You hear it a lot from religious believers: Faith is about doing good works, bringing about good in the world, and showing compassion.
In fact, some go further and argue that you can’t really be moral without religion.
Well, says primatologist Frans de Waal, they really ought to take a look at our close cousin the bonobo—in his new book The Bonobo and the Atheist.
For that matter, De Waal continues, those defending a faith-only version of morality ought to look at any number of moral, empathetic behaviors throughout the animal kingdom, in species ranging from dogs to elephants.
De Waal’s conclusions from all of this, for atheists, though, are controversial. He wants a more secular morality, but also thinks you can’t just wipe religion away, because it is too closely wrapped up with our evolved morality and our group allegiances.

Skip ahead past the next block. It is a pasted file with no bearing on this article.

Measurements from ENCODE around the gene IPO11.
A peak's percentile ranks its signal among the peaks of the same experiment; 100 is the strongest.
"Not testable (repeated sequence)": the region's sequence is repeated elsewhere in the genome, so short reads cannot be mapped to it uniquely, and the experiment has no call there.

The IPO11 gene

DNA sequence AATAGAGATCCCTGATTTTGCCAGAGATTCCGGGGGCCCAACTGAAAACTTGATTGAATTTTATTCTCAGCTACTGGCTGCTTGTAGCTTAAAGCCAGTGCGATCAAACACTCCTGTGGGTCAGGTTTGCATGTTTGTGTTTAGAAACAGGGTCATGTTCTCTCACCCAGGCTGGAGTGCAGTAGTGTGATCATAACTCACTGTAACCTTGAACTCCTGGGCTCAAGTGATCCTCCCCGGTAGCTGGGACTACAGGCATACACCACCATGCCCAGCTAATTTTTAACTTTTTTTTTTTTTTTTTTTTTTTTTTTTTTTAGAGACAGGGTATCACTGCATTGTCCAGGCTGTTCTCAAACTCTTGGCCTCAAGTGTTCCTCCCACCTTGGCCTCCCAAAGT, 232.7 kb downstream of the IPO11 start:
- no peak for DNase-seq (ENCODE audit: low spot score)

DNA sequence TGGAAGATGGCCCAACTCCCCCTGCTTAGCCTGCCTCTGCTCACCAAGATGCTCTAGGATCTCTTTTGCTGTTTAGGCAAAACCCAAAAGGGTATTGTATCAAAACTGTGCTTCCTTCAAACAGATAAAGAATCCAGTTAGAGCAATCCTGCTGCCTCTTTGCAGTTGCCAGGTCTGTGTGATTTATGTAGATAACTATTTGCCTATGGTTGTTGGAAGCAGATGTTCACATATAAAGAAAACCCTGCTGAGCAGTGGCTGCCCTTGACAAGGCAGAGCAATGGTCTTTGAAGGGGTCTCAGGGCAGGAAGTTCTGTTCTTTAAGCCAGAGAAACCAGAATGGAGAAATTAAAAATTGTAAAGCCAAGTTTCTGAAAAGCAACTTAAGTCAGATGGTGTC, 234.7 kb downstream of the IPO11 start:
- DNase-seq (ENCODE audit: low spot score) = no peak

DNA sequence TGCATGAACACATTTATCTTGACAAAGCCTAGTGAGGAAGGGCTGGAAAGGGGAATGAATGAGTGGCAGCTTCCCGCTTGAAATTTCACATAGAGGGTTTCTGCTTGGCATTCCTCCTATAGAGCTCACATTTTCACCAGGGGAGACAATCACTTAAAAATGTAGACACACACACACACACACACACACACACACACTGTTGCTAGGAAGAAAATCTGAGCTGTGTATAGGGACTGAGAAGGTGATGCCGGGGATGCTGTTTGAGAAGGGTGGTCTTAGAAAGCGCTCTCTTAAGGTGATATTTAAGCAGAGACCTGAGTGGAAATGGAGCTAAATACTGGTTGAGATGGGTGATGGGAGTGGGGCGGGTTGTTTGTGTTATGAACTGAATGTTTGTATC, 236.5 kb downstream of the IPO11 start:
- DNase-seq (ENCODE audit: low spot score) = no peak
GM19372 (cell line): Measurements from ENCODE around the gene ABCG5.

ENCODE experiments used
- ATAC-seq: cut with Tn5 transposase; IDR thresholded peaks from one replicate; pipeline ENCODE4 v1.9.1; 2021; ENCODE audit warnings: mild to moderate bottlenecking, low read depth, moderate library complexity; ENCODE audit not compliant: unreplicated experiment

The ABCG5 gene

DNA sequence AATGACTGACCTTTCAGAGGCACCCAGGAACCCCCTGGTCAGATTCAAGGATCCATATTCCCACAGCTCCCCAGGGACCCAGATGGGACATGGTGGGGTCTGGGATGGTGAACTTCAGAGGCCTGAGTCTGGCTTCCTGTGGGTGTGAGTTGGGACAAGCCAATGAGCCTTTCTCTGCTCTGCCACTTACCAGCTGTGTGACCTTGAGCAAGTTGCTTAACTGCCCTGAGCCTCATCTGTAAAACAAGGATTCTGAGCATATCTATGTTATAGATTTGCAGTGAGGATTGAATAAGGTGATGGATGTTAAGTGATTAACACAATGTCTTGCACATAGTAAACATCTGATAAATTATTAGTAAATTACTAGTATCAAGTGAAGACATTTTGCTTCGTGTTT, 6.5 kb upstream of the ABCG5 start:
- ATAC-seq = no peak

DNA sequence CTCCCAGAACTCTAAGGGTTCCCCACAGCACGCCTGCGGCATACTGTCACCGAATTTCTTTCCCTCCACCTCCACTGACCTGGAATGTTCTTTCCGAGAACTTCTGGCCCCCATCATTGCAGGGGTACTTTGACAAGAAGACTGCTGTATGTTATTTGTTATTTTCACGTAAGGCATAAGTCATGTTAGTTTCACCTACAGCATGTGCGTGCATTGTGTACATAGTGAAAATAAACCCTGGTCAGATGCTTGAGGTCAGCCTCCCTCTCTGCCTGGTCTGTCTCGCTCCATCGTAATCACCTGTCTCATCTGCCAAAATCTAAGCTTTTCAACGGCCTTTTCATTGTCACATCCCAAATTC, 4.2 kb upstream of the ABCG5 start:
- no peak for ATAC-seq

So we wanted to interview De Waal about the latest science on morality—and about what it means for those who want the world to try running a more secular operating system.
Frans de Waal is a celebrated primatologist who directs the Living Links Center at the Yerkes National Primate Research Center, and is the C.W. Candler professor of psychology at Emory University. He has written widely about our primate relatives, in books that include Bonobo: The Forgotten Ape and The Age of Empathy.